Artists can be pretty intense. We feel things deeply. We are passionate about what we do, what we present to the world. We can get caught up in trying to achieve perfection: one more draft, a few more brush strokes or a dash more cumin. And often that ends up taking us too far. We don’t get a manuscript to our editor in time, we muddy the painting or the dish is ruined. There is a line between trying our best and grabbing at perfection. And when we get really close to that line, it’s often hard to see it until we’ve crossed it.
That line though, isn’t as thin as we’d like to imagine. In fact, I’d say that line is more like a brick wall we barrel through instead of keeping the big picture in mind. Perfection isn’t fun- it’s limiting and stressful. It’s the insane idea that if everything isn’t just so, if everything isn’t exactly as it should be, then we will fail — we will be rejected and all our hard work will be for nothing. Perfection focuses solely on results. Who cares about the journey? I do and you should too because that’s where the creativity and the fun reside.
A few years ago I signed up to take pottery classes. I am not a hands-on medium sort of artist so I took the class because I thought it would a great place to learn something different and get out of the house for a few hours a week. I learned all the techniques and I spent hours at the pottery wheel working clay. I studied what my more accomplished classmates were doing. I worked hard, practiced my art and ultimately, I made some spectacularly ugly pots.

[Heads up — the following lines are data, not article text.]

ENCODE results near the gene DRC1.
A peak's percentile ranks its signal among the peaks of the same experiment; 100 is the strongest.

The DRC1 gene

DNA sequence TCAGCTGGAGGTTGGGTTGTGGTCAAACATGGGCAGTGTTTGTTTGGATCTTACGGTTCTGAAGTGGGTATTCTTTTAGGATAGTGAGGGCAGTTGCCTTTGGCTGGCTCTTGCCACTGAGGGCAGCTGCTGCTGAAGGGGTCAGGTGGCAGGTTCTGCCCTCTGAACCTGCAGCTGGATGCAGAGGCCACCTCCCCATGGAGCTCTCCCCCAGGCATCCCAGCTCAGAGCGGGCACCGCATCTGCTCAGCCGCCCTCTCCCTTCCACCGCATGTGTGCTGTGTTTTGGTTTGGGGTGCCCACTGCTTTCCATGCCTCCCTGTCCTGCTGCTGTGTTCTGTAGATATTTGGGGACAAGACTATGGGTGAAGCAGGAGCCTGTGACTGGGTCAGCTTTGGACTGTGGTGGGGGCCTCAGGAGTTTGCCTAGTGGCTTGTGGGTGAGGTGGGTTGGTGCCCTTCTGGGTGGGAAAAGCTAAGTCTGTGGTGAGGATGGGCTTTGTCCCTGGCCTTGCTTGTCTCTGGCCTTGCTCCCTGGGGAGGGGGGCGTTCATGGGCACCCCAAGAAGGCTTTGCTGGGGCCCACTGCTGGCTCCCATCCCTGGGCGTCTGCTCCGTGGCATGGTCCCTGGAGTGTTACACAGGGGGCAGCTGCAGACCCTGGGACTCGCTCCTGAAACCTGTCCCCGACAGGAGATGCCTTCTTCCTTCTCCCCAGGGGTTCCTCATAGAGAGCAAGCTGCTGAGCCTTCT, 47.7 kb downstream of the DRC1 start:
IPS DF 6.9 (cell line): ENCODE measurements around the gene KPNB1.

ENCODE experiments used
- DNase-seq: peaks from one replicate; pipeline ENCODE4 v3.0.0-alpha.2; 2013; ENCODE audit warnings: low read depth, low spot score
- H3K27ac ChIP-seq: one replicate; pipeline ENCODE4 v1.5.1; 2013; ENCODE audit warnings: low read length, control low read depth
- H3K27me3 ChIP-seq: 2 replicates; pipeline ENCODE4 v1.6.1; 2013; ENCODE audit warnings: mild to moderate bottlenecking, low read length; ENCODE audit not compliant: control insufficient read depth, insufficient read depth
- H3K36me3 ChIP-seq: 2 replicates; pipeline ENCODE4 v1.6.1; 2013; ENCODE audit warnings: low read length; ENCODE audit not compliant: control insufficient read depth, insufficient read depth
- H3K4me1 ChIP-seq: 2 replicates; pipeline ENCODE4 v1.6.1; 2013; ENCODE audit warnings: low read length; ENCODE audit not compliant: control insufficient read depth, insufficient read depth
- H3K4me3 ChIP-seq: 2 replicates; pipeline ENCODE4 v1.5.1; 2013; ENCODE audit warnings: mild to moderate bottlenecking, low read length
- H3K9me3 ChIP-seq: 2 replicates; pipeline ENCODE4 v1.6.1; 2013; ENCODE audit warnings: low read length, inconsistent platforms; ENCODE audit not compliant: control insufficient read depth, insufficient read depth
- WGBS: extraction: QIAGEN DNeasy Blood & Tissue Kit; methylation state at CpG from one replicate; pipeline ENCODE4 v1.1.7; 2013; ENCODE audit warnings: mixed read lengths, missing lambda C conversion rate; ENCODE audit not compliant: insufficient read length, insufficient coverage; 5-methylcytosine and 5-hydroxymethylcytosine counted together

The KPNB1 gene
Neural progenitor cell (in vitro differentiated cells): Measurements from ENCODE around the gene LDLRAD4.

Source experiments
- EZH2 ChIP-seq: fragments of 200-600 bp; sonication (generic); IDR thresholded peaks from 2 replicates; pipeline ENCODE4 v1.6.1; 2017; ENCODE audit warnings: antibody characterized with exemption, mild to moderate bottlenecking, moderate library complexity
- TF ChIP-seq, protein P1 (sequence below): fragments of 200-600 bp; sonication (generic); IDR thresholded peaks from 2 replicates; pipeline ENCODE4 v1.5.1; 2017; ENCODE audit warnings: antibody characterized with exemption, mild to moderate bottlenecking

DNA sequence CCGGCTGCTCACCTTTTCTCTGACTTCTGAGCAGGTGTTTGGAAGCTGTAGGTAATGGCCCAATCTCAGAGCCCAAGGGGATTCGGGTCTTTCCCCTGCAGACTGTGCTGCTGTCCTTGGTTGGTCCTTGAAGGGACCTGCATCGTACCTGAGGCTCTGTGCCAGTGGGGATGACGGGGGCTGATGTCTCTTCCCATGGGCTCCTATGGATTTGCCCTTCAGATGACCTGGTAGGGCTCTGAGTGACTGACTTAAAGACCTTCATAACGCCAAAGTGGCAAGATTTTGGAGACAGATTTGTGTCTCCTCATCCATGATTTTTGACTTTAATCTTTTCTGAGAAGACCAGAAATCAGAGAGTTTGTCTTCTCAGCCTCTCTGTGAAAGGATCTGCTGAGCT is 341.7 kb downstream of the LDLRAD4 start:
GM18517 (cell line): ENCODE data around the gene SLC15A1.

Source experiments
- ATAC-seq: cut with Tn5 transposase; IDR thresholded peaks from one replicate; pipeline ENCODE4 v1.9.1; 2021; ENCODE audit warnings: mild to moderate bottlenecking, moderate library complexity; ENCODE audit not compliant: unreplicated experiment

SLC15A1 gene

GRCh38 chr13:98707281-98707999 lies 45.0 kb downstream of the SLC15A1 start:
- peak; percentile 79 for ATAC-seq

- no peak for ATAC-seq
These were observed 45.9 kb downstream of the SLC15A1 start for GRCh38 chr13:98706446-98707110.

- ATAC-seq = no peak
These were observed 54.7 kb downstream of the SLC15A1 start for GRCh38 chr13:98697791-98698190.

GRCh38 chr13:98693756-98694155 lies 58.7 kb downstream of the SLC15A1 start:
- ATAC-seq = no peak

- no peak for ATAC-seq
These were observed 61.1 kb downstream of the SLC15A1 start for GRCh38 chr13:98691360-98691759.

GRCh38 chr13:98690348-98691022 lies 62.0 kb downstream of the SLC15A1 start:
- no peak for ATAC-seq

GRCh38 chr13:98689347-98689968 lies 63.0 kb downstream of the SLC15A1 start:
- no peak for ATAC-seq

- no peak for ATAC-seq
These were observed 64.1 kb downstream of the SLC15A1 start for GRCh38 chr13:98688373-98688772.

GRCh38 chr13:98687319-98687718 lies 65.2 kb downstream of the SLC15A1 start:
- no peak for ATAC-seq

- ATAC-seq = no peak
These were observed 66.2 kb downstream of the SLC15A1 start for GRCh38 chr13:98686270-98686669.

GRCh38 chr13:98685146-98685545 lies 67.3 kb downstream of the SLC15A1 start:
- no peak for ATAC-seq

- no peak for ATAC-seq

They were too thick, to heavy, lopsided, uneven. The glaze was too thick or too thin or I matched up colors that should never be seen side by side. And I loved every minute of it. It was such an amazing realization for me that when I didn’t care if the results were perfect I could concentrate on having fun. Yes I wanted to get better, which I did over time, but I never worried about my pottery being perfect. That wasn’t the point. I was there to enjoy the ride.
The need to be perfect sucks all the fun out of creating. Creating is a process- whether it’s art or music or gardening or roller disco. Focus only on the result and you lose the essence of creating in the first place. And you’re bound to be disappointed. There is no perfect anything. Really.
So how do you know when you’ve crossed the border between giving it your all and perfectionism? It’s simple really—are you still having fun? Can you look at the project overall, proud of how far you’ve come and appreciate all your hard work? Or do you just see the flaws and the things you wish you’d done differently? Do you panic that it won’t be good enough, that you won’t be good enough? It’s one thing to want great results; it’s another thing entirely when that’s all you care about.
Work hard with your creativity. Create and take risks, push the boundaries of what you think you can accomplish and learn when it’s time to stop tweaking and adjusting. Worry less about the end result and more about the process. Have fun. If you aren’t having fun, what’s the point of being creative?